It’s Decision Time: The Future of Health Insurance Exchanges in Tennessee

Kristin Vargas

The election is finally over, and the initial raucous that overcame the nation is beginning to subside. This peace is only illusory, as consequences of the outcome are beginning to sink in for those distraught Republicans who held onto hope of a Romney-led administration repealing the Affordable Care Act.  Nationwide, Governors must decide the manner in which their state will handle the insurance exchange system that the ACA mandates. They can choose between running their own insurance exchange within their state, letting the Federal government run the exchange for them, or dividing the tasks between the state and federal governments [1].

In Tennessee, Governor Bill Haslam still appears to be undecided on which program he will choose. The deadline to report a decision to Department of Health and Human Services was originally set for last Friday, November 16, but it has been extended until December, giving the Governor more time to contemplate the choice.

Gov. Haslam seems to be leaning towards supporting the state-run exchange. His spokesman recently released a statement saying that the governor believes in the efficiency and cost effectiveness of the state run programs, but the uncertainty the specifics workings of the program is contributing to his reluctance in making a decision [1]. Along with other Government officials, Gov. Haslam has complained that the federal government has not answered important questions detailing the particulars of how these state-run exchanges would operate [2]. “My initial concerns about the Affordable Care Act have only been more fully realized when I see the impact that it’s going to have on our state budget, small businesses and providers,” Gov. Haslam stated last week, conveying his concerns. “It is a complex decision and there are so many answers that we do not have yet” [1].

Even if the federal government were to provide answers, Gov. Haslam would still face the obstacle of opposition to the state-run exchange within the state legislature. He must gain their support in order to approve the exchange, and with a Republican supermajority in both the House and Senate, this is not looking likely [2]. The problem for Republicans in the legislature is that supporting the state-run exchange would be a stark change in the stance they’ve taken against the Affordable Care Act from its inception. Many Republicans strongly oppose favoring the state-run exchange out of principle, which is compounded by the fact that many of their constituents are against it as well [2].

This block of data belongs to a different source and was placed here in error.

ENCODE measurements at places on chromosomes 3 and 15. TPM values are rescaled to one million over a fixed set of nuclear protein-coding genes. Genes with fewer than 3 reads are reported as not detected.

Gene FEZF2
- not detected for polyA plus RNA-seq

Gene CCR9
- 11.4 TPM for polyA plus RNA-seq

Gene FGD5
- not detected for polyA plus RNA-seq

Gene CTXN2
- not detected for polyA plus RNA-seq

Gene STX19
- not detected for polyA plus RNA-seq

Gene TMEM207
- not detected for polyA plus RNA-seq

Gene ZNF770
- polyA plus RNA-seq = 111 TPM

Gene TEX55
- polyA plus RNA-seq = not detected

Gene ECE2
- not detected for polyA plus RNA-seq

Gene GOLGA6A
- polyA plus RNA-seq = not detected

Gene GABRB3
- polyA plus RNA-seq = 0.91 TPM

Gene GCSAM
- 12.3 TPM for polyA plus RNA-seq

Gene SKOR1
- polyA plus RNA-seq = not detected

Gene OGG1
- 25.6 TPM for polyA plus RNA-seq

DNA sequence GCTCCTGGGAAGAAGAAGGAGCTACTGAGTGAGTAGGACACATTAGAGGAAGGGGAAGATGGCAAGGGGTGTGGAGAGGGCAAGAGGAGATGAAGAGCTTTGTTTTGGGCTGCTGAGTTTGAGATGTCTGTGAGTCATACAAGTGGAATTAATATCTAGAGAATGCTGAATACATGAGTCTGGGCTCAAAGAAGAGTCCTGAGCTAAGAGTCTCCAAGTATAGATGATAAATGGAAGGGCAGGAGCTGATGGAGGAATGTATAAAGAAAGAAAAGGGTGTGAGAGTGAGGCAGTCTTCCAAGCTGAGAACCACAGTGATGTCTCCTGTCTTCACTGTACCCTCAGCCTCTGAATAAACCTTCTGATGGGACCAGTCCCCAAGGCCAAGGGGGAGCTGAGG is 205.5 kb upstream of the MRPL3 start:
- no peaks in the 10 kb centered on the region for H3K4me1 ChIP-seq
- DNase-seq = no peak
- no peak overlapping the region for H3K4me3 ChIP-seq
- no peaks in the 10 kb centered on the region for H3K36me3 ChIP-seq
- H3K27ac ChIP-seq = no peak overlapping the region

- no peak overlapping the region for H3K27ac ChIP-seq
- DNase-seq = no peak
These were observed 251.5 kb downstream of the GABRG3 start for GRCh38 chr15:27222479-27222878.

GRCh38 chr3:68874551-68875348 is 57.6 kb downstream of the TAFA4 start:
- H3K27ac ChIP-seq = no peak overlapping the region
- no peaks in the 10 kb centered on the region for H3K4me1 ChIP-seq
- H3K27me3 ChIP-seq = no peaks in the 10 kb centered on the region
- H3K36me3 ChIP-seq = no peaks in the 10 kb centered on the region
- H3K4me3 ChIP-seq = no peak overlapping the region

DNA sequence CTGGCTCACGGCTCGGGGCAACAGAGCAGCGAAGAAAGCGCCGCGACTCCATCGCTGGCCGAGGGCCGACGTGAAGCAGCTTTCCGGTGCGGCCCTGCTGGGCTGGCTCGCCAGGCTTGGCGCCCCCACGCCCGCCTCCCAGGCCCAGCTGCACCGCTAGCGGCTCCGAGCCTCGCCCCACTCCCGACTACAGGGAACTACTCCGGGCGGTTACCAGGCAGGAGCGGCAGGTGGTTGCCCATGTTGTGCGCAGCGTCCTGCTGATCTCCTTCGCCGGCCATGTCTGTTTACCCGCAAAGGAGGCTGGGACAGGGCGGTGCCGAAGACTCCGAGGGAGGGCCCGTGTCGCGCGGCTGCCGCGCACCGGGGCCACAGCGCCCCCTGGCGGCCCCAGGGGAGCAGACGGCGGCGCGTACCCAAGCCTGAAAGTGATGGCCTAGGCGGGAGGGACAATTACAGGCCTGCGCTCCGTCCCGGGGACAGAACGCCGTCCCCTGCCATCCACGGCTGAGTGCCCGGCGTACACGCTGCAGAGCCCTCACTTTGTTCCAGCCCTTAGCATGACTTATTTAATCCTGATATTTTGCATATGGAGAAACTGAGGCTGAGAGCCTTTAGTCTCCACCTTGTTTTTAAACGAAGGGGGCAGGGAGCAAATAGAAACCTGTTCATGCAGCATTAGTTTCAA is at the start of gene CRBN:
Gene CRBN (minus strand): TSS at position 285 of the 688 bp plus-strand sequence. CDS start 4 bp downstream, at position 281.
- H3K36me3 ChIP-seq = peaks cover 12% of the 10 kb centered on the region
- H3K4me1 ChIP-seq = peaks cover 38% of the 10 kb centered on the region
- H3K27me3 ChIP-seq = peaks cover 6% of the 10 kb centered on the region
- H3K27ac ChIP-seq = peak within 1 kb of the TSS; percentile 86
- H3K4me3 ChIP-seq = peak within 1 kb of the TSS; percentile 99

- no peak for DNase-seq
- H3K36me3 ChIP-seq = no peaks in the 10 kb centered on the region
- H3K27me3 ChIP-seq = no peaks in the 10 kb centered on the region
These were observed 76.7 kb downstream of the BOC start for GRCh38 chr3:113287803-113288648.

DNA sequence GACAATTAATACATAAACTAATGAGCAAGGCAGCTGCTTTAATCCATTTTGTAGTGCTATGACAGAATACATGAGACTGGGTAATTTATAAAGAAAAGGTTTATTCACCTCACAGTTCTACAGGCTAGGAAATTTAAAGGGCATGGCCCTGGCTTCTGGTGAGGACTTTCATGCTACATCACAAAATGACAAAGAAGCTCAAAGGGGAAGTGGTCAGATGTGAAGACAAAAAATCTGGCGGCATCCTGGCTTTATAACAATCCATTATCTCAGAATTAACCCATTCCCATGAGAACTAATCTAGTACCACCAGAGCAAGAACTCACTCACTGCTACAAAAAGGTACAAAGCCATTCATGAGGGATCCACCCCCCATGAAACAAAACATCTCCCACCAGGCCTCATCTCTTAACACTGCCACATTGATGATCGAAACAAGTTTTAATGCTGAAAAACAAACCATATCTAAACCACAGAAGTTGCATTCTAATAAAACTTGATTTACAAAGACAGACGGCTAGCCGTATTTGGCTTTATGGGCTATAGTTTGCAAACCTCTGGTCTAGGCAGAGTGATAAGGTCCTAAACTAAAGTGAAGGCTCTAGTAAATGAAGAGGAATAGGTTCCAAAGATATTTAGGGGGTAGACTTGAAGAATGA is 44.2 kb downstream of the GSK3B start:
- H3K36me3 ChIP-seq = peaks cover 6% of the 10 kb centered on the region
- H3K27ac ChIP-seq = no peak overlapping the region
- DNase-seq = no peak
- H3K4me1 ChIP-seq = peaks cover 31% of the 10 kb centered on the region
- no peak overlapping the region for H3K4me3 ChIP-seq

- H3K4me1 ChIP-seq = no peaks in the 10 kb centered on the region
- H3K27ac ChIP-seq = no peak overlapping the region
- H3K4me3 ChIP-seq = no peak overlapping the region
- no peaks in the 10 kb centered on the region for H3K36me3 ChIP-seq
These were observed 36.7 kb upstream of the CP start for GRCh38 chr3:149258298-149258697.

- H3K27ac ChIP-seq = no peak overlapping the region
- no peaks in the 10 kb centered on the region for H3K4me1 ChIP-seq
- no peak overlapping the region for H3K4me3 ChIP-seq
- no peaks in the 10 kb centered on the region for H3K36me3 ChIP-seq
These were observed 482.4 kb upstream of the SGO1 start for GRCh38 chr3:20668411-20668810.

Furthermore, GOPers are concerned about the possibility of having to take the blame for a failed exchange system. As state Senator Mike Ketron put it, “If it’s going to be exchange either way, would you want to take the blame for the way it’s being run? Irregardless, if it’s going to be bad one way or the other, why would I want the blame for that?” [2].

Ultimately, is up to Gov. Haslam to choose the program that benefits Tennessee the most and it is up to members of the state House and Senate to support him, partisanship aside. A poll by Middle Tennessee State University reported that 68% of active voters in the state, both Republican and Democrat, approve of the job Haslam has done as Governor [3]. This indicates that popular support for whatever decision Gov. Haslam makes should be fairly easy to mobilize, so there is no reason that the state legislature should not take advantage of Haslam’s popularity to implement the most beneficial plan for the state.

There is no longer the faint hope that a Republican will come into office and repeal the Affordable Care Act. Obama’s reelection has only solidified the fact that 2014 is nearing rapidly and with it more provisions of the ACA will be put into action. This political reality makes it futile to resist the legislation based on partisanship alone. Even if Republicans don’t agree with the law, it is necessary to assess the choices that the law gives them and their potential effects on the people and the economy of the state. One of the three options is inevitable. If the state-run exchanges amount to the best option, then there is no reason to oppose it on the basis of party politics alone. Gov. Haslam himself states it best, pointing out that he has continually opposed the ACA, but knows he must “put emotions aside and make tough decisions on the serious issues that impact Tennesseans”[2].






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